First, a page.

Development programme empowers communities as food producers

04 Aug 2022 in Where We Govern

Mayoral Committee Member for Urban Waste Management, Alderman Grant Twigg handed over food gardening tools for a community project in Crossroads, Nyanga and is pleased to report that efforts to stimulate food production at a household level are showing promising results, and has the potential to provide income support to many Cape Town communities.

During the national lockdown, many families experienced severe economic hardship as a result of businesses closing or being unable to operate, and have had to explore alternative ways to generate income.

In order to assist, the City’s Community Development Worker (CDW) Programme, in partnership with the Western Cape Department of Local Government, has supported and helped to stimulate various projects which can give communities income support. Projects that have received support to date include a tar making business, a beadwork collective and a business manufacturing cement garden pots/sculptures and more.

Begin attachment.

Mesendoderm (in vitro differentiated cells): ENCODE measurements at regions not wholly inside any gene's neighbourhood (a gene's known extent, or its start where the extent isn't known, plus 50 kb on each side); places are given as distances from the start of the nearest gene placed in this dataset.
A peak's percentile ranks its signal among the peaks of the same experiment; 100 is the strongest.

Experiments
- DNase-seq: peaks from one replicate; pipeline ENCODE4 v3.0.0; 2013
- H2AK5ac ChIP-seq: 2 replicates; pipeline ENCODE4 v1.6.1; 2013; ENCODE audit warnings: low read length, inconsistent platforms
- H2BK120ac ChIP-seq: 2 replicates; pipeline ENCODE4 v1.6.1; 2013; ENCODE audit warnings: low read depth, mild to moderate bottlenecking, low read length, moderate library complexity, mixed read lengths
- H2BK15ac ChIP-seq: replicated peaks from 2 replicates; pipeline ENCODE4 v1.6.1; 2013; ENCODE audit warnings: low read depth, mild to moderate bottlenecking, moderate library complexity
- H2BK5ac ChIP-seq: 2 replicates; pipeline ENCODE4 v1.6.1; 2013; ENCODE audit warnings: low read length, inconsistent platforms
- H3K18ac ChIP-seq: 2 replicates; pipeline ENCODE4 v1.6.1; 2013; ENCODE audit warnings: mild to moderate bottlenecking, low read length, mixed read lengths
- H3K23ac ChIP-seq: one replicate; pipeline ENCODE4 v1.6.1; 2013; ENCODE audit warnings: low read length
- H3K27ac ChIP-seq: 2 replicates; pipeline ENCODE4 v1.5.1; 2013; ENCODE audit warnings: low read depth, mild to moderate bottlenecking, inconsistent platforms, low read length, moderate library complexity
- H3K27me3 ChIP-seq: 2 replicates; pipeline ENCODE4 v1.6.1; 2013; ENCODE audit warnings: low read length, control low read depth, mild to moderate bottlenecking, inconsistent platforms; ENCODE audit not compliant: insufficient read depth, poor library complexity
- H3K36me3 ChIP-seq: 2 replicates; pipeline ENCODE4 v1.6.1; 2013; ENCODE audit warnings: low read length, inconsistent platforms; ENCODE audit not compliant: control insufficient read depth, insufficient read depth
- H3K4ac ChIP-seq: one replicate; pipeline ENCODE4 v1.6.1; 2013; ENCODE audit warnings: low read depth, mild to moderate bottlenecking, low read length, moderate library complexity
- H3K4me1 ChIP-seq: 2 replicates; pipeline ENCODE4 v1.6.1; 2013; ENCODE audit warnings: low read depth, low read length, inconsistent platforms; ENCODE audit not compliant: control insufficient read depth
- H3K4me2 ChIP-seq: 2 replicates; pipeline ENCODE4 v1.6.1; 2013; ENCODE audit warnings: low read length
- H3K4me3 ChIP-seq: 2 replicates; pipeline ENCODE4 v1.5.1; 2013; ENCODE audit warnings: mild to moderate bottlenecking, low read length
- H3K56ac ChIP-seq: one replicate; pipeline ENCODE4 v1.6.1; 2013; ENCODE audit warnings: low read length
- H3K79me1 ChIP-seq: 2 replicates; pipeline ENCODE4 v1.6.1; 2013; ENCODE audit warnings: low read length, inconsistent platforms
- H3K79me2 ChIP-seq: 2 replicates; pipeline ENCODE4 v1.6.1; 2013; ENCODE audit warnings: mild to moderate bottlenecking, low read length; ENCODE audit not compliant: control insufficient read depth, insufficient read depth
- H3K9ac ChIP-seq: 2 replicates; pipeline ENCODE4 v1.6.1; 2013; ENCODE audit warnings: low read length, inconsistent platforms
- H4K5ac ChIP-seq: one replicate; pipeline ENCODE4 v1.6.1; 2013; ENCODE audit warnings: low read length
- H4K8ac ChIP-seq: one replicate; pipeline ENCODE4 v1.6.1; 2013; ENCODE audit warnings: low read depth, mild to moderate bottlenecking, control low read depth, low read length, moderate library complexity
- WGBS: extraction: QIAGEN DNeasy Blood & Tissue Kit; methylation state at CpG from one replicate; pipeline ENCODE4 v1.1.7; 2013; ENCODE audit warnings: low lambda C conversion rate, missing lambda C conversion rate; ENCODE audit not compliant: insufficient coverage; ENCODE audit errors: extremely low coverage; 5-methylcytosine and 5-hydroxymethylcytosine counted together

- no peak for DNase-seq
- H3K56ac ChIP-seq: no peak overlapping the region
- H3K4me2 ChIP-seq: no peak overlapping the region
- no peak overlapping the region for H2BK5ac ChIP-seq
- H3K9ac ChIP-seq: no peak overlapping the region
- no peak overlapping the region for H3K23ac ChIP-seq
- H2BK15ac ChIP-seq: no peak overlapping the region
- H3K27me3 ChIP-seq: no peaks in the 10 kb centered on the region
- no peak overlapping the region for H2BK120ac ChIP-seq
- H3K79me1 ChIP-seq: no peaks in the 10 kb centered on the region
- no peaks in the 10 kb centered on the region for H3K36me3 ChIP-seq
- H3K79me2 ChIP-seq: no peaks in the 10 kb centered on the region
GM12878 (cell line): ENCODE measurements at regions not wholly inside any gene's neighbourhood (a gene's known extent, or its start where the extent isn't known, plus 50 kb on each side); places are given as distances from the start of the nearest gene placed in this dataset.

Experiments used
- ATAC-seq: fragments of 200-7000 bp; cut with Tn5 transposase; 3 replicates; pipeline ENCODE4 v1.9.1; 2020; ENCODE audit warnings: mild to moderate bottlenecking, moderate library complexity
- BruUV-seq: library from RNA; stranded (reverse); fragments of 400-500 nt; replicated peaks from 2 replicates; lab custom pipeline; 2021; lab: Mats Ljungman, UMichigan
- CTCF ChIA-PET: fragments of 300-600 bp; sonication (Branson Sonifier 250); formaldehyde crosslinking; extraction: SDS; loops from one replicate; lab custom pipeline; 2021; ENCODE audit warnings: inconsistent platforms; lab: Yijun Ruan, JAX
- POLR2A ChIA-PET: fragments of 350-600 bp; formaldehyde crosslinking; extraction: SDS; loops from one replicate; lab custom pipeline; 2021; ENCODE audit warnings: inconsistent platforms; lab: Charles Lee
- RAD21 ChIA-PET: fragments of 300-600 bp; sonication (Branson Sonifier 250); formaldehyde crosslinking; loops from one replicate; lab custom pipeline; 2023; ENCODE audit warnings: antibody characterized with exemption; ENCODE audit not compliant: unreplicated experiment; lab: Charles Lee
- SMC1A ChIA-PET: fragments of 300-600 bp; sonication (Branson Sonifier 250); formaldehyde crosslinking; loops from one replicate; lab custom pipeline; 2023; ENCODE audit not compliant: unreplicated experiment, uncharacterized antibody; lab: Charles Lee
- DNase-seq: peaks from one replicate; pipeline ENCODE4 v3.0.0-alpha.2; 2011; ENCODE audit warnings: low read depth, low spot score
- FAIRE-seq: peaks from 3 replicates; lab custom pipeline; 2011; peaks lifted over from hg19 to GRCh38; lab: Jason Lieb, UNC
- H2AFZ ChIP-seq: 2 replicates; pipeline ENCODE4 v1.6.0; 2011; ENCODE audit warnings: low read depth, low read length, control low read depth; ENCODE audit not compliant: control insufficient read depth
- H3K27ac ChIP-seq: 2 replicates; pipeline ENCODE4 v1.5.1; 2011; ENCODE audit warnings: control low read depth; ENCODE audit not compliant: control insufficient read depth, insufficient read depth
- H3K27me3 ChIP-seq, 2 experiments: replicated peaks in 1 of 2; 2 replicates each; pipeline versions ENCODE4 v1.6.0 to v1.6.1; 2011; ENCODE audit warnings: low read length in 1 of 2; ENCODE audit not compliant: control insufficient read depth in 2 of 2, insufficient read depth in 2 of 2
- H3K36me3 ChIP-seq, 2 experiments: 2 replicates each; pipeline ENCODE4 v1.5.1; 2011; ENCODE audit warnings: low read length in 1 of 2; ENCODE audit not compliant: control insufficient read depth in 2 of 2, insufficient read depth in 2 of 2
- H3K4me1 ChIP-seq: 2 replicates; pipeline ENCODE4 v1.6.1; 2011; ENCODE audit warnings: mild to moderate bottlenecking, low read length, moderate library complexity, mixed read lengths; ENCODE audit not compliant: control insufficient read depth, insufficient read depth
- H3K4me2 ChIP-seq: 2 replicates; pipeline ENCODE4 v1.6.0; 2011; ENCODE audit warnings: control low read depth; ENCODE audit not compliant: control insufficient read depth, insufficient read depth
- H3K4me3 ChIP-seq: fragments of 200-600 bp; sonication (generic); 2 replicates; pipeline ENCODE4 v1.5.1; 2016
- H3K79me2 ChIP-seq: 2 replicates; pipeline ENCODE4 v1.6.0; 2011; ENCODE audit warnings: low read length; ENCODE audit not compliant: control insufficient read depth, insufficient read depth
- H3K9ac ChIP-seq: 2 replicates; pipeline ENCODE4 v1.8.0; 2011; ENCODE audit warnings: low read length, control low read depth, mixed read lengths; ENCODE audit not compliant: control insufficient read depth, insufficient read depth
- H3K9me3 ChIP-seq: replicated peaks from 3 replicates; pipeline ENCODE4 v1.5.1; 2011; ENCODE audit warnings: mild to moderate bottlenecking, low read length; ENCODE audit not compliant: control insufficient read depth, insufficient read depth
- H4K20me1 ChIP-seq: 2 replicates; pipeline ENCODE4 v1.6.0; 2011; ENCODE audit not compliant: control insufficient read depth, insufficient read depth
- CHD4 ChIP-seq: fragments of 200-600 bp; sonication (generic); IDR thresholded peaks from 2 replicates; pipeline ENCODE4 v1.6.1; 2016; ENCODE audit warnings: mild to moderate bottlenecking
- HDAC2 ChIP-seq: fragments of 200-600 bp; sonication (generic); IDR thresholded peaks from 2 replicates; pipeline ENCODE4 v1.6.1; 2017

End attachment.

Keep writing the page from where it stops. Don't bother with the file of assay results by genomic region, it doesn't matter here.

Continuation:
One of the CDW programme’s most exciting initiatives is a project to support residents growing their own food in their gardens, and thereby encouraging others to do the same. So far, 50 households spread across Atlantis, Philippi, Nyanga and Samora Machel are participating. The City has provided wheelbarrows, seeds, compost, gardening hand tools, spades, rakes and a watering can to participating families and communities. The City has also linked this project with the rollout of home composting containers and is providing composting tools and training for participants to make their own compost.

Participants in the project are not only eating the produce to save money, but are also selling and trading in their communities, stimulating the local economy.

The budget for the programme in 2021/22 was R80 000, and a further R100 000 has been allocated to expand the project in this financial year.

‘Clearly, food gardening has enormous potential to empower communities, and when combined with a composting programme, this also has environmental benefits as a result of reducing organic waste, which is disposed of at landfill sites. It makes total sense for the City to be encouraging this practice wherever possible, and I am hopeful that this story will inspire many more residents to get in touch with their inner farmer,’ said Mayoral Committee Member for Urban Waste Management, Alderman Grant Twigg.

The City has resources on our website which can provide guidance for first-time farmers: and home/greener-living/green-gardening-and-eating/what-to-grow-in-your-food-garden